A hug to all and I pray to God every night to keep my gratitude to life.
April 14, 2021 at 7:41 pm #28075
Thank you for sharing your beautiful perspective on hope and living with IPF, Gaston. Wishing you a beautiful retirement – congratulations on that – enjoy that time with your grandchildren. I will check out the poem you shared as well. Thank you for inspiring me with this post!
April 14, 2021 at 6:34 am #28068Wendy DirksParticipant
I am not religious although I meditate regularly, which helps me keep focussed on the present instead of worrying about the future. To be honest, my palliative care team and my yoga teacher really help me a lot. My son died in 2020 and my physiotherapist referred me to the bereavement counsellor at the hospice. Because of the pandemic, we talked via “Teams” instead of in person, but it was still very helpful. Once I had talked through all of my feelings about my son’s death, it seemed inevitable to talk about my terminal illness and I expressed a lot of my fears. She was wonderful in her responses and challenged me to think about what really scared me – not death itself, but the process leading up to it. Once again, these conversations helped me to focus on the present and not the future.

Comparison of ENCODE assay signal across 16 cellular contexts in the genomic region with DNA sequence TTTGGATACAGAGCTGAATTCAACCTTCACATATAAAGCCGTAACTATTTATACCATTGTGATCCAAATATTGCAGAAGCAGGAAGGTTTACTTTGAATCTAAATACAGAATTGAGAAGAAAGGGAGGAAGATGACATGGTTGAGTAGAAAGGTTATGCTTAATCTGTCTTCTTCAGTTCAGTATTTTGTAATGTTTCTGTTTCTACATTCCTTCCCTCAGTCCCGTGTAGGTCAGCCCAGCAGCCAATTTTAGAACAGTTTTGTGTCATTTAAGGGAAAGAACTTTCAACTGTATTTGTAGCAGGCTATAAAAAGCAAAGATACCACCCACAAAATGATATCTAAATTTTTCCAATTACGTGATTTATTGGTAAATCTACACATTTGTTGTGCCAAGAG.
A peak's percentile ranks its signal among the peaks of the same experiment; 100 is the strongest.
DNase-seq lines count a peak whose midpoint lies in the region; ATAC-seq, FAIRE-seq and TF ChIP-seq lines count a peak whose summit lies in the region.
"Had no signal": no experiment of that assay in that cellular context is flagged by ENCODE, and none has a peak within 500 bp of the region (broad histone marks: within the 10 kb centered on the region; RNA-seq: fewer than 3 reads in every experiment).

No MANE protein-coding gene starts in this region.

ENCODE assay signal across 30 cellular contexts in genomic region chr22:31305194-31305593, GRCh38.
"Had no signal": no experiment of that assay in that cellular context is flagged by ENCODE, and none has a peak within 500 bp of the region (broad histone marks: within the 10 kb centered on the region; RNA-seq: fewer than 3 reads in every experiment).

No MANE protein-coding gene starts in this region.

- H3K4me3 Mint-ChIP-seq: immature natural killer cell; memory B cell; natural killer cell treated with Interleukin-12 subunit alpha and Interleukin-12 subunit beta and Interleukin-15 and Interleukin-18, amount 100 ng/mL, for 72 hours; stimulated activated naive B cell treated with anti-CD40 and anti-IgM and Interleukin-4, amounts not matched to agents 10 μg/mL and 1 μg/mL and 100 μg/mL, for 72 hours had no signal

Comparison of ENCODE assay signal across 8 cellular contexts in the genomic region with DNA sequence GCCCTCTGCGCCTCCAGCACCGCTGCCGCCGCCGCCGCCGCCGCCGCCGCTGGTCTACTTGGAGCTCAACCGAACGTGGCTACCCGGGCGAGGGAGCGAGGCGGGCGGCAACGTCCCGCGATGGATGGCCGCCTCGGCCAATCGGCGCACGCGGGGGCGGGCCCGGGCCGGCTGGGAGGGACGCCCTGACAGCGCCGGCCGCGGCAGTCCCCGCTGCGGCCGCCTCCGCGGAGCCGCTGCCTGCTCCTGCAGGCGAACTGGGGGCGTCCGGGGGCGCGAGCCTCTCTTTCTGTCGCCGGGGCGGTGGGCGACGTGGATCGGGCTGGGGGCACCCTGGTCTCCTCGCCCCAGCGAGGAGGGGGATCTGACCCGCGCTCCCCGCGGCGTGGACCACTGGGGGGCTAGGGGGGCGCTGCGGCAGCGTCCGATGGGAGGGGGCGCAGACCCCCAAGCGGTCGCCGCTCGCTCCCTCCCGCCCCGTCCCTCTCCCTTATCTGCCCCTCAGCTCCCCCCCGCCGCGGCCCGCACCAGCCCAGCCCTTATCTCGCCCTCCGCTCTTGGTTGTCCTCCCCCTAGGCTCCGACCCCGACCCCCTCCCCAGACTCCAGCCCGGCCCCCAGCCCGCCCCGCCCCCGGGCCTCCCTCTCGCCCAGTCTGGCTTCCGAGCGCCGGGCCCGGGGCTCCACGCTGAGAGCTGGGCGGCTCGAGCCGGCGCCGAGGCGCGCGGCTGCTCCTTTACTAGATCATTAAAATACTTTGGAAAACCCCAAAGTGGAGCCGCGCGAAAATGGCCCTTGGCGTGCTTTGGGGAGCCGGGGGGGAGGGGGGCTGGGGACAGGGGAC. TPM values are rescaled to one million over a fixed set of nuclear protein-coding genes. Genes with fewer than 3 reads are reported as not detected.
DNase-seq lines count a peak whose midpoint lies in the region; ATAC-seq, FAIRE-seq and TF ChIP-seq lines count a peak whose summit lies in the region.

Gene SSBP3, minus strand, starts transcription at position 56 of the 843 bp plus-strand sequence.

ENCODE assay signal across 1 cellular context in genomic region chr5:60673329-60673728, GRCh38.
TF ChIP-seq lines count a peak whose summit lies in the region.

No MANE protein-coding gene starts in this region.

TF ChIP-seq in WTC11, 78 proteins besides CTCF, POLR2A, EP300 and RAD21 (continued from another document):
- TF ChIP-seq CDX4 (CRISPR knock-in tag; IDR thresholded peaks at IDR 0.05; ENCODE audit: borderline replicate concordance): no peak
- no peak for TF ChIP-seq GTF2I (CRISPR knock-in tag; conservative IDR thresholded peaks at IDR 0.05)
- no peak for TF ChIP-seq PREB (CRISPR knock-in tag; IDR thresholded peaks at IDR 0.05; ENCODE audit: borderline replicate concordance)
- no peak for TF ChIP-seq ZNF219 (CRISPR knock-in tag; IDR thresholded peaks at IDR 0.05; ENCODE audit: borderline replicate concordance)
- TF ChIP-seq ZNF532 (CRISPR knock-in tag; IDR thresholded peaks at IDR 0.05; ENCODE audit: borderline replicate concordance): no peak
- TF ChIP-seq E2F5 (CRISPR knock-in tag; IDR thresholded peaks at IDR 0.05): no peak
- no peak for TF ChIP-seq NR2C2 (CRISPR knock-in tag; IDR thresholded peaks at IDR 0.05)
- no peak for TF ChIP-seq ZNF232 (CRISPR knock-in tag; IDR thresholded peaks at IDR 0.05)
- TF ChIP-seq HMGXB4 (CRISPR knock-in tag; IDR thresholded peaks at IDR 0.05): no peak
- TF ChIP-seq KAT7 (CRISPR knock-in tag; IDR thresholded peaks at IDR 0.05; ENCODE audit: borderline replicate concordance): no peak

I attend a particular type of yoga class via Zoom, called Trauma Sensitive Yoga and my teacher is amazing. This particular type of yoga has helped me to feel safe with my emotions and to feel grief and fear safely and without being overwhelmed. While you asked about hope, I would say that for me, being able to feel the negative emotions allows me not to need hope as much as to be fully in the present moment, enjoying and savouring the life that I have now.
The most important thing that both the counsellor and the yoga teacher have helped me realise is that our lives are made up of many “identities” yet there is a person underneath all of them who is unchanging. I have been a mother – now I am not. I have been a scientist – now I am not. I have been so many other things as well – and now I am not. Yet I am still me. That’s been a profound lesson that has helped me to be at peace with the changes taking place in my life now.